The concept of flexiwork challenges what most people consider to be “normal” working hours that make up a typical working week. In place of the traditional format of working for 5 days and 8 hours per day in a fixed location, flexiworkers are given the freedom to condense their working week, work remotely from their employer or a combination of both. It's an increasingly popular choice for employees and also companies looking to provide their workers with a better life-work balance.
What is flexiwork?
The context of the nine-to-five The period from education to retirement has, since the 1920s, revolved largely around a full-time work schedule of 40 hours per week. A five day week with each day mathematically split conveniently into 3 chunks – 8 hours for work, 8 hours for leisure and 8 hours for sleep. It's a marked improvement on the working days of the early 1800s that lasted anywhere from 12 to 16 hours over a 6-day week. The 8 hour working day allowed factories to be increasingly efficient, so everyone seemed happy with the system. Fast-forward nearly 100 years and things have changed. Manual factory work and heavy machinery no longer dominate our economy and we have, amongst other things, mobiles, laptops and the internet. The Information Age is well and truly here, boasting advancements in technology and communications beyond the imaginations of the soot-covered workers taking their 8 hours leisure in 1900. In the context of such groundbreaking developments questions about modern relevance of the 9-to-5 are inevitable.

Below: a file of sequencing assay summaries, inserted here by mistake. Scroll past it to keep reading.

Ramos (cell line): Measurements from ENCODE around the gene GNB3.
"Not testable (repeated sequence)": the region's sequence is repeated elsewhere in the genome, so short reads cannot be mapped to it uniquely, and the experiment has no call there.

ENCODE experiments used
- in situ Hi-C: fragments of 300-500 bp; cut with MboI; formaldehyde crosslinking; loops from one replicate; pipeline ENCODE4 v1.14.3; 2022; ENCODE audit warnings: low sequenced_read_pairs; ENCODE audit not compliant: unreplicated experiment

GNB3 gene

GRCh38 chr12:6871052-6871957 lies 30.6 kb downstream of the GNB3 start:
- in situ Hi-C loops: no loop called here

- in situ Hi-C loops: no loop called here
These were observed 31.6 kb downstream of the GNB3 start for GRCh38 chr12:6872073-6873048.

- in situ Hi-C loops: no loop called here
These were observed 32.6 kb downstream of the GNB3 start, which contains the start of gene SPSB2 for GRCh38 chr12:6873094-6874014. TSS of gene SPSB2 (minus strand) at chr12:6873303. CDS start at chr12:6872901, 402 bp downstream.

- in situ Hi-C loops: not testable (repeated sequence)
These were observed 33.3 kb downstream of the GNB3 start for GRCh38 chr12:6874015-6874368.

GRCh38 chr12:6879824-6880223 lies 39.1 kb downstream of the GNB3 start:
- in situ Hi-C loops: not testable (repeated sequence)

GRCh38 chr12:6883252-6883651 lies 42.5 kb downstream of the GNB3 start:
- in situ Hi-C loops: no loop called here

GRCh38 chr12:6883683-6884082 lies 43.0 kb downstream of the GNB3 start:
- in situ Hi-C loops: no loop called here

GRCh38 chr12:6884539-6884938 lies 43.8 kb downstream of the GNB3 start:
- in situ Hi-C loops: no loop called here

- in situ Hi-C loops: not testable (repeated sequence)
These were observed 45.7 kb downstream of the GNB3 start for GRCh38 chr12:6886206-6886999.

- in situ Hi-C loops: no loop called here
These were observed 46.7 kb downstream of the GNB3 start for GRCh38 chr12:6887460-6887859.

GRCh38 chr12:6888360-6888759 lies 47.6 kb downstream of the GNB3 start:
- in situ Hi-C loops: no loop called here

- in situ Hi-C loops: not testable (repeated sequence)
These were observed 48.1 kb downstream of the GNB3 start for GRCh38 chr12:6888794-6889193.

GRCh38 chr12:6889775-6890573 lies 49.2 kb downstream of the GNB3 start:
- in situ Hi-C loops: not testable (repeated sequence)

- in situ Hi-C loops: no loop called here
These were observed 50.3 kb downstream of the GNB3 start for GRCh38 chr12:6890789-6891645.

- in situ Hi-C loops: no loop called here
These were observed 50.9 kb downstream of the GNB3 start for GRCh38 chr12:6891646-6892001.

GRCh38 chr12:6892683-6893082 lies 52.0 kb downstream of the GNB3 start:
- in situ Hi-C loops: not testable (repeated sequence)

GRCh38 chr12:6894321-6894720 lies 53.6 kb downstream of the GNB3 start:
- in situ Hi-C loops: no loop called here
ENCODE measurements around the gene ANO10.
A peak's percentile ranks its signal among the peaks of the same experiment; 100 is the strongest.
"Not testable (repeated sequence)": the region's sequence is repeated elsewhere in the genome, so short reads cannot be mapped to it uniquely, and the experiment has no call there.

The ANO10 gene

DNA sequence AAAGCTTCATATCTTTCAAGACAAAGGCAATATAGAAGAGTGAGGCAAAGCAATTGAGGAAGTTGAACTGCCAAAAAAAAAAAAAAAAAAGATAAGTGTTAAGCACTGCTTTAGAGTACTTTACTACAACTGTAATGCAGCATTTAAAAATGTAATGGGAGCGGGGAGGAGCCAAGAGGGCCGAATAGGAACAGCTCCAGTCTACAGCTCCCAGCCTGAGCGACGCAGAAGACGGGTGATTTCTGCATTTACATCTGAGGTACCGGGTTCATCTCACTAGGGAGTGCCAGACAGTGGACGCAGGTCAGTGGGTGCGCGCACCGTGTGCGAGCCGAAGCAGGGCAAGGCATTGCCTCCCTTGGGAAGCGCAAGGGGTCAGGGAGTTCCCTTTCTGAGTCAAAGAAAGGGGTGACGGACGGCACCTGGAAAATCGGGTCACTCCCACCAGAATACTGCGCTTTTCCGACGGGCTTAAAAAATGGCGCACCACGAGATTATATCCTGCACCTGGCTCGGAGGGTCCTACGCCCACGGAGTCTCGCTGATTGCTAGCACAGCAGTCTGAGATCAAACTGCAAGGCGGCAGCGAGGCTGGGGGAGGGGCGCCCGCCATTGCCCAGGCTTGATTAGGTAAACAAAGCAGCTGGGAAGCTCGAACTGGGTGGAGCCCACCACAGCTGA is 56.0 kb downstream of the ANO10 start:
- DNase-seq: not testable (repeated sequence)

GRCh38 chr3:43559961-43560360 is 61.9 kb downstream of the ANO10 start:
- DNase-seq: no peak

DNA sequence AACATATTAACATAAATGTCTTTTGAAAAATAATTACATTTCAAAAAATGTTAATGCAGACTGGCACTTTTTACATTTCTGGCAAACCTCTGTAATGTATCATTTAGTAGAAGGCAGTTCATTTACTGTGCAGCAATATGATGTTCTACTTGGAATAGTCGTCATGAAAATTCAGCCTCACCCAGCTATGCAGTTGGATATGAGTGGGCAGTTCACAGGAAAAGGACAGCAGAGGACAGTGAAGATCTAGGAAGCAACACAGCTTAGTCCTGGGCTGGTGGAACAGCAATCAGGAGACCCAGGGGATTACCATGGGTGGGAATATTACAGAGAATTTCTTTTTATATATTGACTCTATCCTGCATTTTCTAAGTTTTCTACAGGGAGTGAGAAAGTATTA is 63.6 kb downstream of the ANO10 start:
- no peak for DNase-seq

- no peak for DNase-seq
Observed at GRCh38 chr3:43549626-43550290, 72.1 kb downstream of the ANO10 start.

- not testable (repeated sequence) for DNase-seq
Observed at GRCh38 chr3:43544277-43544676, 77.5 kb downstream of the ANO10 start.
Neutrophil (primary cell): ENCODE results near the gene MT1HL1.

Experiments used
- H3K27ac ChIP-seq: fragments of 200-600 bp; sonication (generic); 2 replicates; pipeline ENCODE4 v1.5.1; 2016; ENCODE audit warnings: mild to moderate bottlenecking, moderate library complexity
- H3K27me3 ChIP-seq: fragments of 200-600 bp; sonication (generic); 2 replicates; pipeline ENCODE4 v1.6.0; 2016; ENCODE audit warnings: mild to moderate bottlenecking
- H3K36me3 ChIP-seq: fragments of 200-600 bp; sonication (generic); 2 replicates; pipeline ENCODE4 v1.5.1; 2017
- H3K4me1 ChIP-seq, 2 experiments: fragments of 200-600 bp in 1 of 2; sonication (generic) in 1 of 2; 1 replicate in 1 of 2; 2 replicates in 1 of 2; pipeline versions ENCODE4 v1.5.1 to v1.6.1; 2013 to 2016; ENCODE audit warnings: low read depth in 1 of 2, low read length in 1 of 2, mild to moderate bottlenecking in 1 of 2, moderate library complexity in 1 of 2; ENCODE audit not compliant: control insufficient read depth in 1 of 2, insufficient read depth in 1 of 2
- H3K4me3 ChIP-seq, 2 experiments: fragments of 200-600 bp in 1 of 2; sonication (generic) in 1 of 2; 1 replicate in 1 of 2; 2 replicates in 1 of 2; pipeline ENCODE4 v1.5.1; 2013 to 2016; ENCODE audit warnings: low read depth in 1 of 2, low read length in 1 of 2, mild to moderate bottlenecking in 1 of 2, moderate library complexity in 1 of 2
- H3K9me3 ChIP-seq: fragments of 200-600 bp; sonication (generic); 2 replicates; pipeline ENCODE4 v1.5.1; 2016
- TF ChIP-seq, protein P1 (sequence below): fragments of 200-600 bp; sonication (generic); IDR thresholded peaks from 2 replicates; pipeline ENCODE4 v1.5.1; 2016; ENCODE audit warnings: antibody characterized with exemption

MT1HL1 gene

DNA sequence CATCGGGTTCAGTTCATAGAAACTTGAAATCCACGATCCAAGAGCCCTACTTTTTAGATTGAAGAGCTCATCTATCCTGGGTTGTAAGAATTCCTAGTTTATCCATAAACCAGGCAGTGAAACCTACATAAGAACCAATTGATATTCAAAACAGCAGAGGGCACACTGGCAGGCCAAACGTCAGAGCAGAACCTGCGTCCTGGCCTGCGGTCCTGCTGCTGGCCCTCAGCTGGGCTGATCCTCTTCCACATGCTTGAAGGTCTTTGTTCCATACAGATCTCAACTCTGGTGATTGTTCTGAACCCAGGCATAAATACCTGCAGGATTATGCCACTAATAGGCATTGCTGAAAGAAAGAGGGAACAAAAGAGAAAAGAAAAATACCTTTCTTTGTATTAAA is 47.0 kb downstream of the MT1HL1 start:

Flexiwork and the lifestyle revolution
Many companies offering flexiwork to their employees realise that an alternative to traditional ways of working is attractive and indeed necessary for modern workers. Work-from-home, longer weekends, hot-desking are all ways to make us happier and healthier in our work. It's a false dichotomy that longer office hours bring increased productivity and shorter office hours the reverse. In fact, working from home or having more time off can actually make us better and more productive at what we do. Instead of adapting the environment for the work, flexiwork allows work to adapt to the modern world and takes in to account that for a large number of positions, we don’t need to be in one place every day to be good at what we do.
The irrefutable benefits of working with flexibility The list is endless but the principal reason that flexiworking is a winner is that it allows time for the things that really matter; spending time with family, doing exercise, sleeping, seeing friends, cooking lunch at home, drinking coffee on a balcony, walking the dog, doing that degree, learning a language, dealing with stress, travelling, recovering from a hangover….the list is endless. What is increasingly obvious is that 8 hours per day for recreation is too rigid and simply not sufficient. Today’s employees need to take control of their time to foster an intuitive, and more harmonious balance between their careers and their lives.